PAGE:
36 F3d 1094 United States v. Francis

36 F.3d 1094

UNITED STATES of America, Plaintiff-Appellee,
Gary FRANCIS, a/k/a Jeff Jackson, a/k/a John Frances,

No. 93-5970.

United States Court of Appeals, Fourth Circuit.

Submitted June 14, 1994.
Decided Sept. 30, 1994.

NOTICE: Fourth Circuit I.O.P. 36.6 states that citation of unpublished dispositions is disfavored except for establishing res judicata, estoppel, or the law of the case and requires service of copies of cited unpublished dispositions of the Fourth Circuit.

Appeal from the United States District Court for the Eastern District of North Carolina, at Raleigh. James C. Fox, Chief District Judge. (CR-93-45-CR-F)

Bridgett Britt Aguirre, Fuquay-Varina, NC, for appellant. Janice McKenzie Cole, U.S. Atty., David P. Folmar, Jr., Special Asst. U.S. Atty., Raleigh, NC, for appellee.



Before WIDENER, HALL, and WILLIAMS, Circuit Judges.



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Gary Francis appeals his conviction for possession with intent to distribute crack cocaine. We reject his argument that the district court improperly denied his motion to suppress evidence seized following an investigatory stop at a Rocky Mount, North Carolina train station. We therefore affirm the conviction.


We review de novo the legal conclusions involved in a suppression determination. Factual determinations informing those legal conclusions are reviewed under the clearly erroneous standard. United States v. Rusher, 966 F.2d 868, 873 (4th Cir.), cert. denied, 61 U.S.L.W. 3285 (U.S.1992).


Testimony at the suppression hearing revealed that Agent Tellefsen, who had participated in over 200 drug interdictions in northeastern North Carolina, was assigned on November 23, 1992, to the Rocky Mount train station. Prior to the arrival of a southbound train, Tellefsen checked the passenger manifest to see if any passengers on the train had left from a "source city" for drugs. Tellefsen testified that New York was such a source city, and that roughly ninety percent of the crack seized in his area originated in New York.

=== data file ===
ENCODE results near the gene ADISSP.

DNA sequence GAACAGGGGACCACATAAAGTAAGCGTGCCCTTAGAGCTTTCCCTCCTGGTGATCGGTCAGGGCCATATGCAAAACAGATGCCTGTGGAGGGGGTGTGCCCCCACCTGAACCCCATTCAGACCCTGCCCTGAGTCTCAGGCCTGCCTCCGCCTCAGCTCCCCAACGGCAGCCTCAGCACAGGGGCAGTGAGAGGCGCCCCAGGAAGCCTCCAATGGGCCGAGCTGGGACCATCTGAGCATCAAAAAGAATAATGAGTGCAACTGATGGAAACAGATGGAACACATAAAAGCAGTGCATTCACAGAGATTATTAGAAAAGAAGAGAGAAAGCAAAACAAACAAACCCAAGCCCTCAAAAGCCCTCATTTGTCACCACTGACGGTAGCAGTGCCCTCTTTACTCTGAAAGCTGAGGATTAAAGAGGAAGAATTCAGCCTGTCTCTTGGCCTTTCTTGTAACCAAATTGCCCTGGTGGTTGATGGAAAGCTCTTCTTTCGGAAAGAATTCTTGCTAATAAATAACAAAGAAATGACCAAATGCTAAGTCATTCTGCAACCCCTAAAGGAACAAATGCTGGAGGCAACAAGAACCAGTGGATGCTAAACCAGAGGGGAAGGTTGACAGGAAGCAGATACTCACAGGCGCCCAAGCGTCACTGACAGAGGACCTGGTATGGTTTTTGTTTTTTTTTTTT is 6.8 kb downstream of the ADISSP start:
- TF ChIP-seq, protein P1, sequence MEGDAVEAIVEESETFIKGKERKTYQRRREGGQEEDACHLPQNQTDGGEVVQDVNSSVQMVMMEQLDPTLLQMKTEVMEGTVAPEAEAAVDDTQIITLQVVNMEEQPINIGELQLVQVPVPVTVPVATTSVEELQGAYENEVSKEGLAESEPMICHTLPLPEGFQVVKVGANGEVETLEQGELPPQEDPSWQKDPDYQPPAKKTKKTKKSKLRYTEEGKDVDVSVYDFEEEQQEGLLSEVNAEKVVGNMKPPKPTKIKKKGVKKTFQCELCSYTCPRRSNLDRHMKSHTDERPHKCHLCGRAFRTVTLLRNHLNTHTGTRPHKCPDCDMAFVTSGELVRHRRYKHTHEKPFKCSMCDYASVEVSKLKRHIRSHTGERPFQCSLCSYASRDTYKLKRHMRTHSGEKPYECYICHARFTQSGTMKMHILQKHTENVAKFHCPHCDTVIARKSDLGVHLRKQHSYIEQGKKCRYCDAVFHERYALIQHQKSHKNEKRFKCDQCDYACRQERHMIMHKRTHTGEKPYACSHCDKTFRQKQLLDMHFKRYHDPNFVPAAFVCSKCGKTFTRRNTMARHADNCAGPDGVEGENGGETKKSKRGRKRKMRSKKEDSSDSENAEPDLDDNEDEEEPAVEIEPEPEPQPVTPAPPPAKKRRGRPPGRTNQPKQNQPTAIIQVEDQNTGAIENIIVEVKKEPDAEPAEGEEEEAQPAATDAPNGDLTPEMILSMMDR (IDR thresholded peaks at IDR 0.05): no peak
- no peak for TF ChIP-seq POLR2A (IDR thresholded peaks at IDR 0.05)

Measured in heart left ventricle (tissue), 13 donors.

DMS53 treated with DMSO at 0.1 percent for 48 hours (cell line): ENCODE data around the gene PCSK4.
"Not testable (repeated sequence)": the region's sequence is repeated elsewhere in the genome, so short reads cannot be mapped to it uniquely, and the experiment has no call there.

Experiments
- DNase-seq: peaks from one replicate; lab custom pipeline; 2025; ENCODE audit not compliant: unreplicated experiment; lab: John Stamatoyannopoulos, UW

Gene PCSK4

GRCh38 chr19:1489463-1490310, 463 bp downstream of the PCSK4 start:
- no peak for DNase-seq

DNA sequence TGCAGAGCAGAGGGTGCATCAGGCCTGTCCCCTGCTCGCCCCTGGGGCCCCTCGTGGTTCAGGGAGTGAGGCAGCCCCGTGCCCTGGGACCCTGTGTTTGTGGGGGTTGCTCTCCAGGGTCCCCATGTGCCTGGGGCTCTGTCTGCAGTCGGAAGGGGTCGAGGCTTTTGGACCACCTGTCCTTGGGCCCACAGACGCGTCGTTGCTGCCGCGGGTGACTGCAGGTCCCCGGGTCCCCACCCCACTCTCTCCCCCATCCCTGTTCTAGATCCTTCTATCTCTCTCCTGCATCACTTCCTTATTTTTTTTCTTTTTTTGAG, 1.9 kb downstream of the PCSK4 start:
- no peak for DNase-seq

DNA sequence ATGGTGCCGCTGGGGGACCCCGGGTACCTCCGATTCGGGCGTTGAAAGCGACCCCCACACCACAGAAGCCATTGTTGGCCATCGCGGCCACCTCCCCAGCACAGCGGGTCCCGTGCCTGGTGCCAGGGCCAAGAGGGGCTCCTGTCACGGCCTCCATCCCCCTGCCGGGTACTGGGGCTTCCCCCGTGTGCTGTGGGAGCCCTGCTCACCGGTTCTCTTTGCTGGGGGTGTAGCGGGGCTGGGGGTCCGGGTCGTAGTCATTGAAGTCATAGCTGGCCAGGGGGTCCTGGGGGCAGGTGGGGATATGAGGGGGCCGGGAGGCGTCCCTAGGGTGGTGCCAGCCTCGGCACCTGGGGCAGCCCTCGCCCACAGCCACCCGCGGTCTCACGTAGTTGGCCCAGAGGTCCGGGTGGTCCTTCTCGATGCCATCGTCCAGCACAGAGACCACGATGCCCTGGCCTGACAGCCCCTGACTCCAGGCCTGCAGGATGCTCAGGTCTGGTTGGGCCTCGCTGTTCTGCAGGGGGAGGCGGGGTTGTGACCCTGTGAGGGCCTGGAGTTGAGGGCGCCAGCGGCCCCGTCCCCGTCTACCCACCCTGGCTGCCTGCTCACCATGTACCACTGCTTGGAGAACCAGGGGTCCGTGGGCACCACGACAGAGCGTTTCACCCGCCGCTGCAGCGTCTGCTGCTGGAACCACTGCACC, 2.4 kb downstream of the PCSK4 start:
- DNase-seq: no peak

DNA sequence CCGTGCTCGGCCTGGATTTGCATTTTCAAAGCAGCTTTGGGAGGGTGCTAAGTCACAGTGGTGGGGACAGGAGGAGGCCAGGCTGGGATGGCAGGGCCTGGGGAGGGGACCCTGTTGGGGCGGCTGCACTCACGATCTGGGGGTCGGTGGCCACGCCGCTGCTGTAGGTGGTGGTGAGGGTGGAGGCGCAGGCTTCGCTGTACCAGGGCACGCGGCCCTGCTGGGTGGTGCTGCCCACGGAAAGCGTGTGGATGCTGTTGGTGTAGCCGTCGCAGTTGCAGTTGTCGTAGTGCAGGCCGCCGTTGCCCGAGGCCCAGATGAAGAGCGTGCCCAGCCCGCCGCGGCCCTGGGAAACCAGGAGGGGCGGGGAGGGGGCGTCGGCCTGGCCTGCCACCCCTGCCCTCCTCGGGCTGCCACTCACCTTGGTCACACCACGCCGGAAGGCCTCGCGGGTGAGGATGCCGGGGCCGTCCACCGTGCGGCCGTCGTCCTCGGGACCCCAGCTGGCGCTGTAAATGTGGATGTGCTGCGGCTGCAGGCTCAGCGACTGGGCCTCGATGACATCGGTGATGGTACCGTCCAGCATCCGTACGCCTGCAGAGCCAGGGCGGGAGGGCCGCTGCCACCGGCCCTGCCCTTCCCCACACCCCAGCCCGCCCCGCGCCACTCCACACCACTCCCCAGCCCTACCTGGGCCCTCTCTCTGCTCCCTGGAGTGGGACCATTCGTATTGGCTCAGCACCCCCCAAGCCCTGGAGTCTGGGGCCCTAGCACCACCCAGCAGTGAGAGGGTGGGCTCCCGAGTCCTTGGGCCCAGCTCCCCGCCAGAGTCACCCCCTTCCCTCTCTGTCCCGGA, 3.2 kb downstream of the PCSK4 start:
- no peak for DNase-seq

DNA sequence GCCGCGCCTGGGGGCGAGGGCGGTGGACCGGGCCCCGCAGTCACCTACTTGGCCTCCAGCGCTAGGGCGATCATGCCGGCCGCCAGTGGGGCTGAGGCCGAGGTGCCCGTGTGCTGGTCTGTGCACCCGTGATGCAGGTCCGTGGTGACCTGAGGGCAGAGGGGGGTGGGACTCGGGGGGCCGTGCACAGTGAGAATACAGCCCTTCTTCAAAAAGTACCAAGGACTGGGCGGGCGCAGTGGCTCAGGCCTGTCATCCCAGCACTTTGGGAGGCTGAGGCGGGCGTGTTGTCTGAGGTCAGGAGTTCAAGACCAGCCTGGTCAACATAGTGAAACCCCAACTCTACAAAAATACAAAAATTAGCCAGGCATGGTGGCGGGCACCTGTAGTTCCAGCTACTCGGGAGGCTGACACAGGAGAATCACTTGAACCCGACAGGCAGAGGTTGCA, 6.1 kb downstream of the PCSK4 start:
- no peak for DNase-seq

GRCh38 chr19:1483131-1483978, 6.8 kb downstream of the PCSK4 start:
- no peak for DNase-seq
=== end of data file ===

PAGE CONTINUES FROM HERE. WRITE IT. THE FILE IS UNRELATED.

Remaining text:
Tellefsen's review of the manifest disclosed that one passenger, J. Francis, was scheduled to arrive in Rocky Mount at approximately 12:30 a.m. on November 24. Only one other passenger, a female with a family emergency, was scheduled to depart the train at Rocky Mount. Francis had made his reservation on the morning of November 23, had paid for his one-way ticket with cash, had paid a premium for a sleeper car, and had purchased the ticket only six to nine minutes prior to the train's departure. These actions were, in Tellefsen's experience, consistent with the behavior of individuals who were involved in illegal drug activity.*


Tellefsen's suspicions also were aroused when he investigated the telephone number in Brooklyn that was listed beside Francis' name on the passenger manifest. Tellefsen called directory assistance and learned that the number was not listed in the name of J. Francis. Tellefsen also called the number. A man with a Jamaican accent answered and initially denied ever having heard of Francis. As the conversation continued, however, the man remembered that someone possibly had left from that address for a train station. The man could not, however, describe the person, say where he was traveling, or identify the purpose of the trip.